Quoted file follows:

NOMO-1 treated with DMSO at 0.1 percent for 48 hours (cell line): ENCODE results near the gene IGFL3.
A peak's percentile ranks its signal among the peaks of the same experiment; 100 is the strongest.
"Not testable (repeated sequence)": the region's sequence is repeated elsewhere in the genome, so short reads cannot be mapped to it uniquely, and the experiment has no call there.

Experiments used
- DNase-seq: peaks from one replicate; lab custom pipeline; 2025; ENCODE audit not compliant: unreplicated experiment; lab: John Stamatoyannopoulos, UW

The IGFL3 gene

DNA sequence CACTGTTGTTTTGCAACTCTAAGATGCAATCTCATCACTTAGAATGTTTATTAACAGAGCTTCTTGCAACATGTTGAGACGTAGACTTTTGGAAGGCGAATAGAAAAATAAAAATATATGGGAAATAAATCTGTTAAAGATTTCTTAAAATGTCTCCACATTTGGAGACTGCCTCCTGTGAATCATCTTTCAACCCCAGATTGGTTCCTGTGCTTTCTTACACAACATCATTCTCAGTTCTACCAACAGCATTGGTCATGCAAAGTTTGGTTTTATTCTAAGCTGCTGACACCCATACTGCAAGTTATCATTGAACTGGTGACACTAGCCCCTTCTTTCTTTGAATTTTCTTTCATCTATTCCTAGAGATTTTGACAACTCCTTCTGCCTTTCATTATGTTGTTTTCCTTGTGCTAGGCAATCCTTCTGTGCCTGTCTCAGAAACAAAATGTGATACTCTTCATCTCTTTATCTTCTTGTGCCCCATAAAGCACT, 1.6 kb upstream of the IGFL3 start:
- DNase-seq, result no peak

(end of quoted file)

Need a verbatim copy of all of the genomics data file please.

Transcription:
NOMO-1 treated with DMSO at 0.1 percent for 48 hours (cell line): ENCODE results near the gene IGFL3.
A peak's percentile ranks its signal among the peaks of the same experiment; 100 is the strongest.
"Not testable (repeated sequence)": the region's sequence is repeated elsewhere in the genome, so short reads cannot be mapped to it uniquely, and the experiment has no call there.

Experiments used
- DNase-seq: peaks from one replicate; lab custom pipeline; 2025; ENCODE audit not compliant: unreplicated experiment; lab: John Stamatoyannopoulos, UW

The IGFL3 gene

DNA sequence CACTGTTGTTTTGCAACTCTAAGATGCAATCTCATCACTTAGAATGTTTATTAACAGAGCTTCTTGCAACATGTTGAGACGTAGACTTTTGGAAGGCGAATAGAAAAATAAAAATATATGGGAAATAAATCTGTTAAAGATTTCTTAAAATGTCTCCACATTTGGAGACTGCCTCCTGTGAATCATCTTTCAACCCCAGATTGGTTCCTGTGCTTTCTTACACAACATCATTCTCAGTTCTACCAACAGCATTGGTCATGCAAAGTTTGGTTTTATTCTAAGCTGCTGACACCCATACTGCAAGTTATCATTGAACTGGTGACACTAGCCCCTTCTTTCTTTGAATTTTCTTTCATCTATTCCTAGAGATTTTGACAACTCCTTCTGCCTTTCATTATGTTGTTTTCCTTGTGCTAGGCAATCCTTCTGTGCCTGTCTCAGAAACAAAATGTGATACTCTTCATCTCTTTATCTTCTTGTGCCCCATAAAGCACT, 1.6 kb upstream of the IGFL3 start:
- DNase-seq, result no peak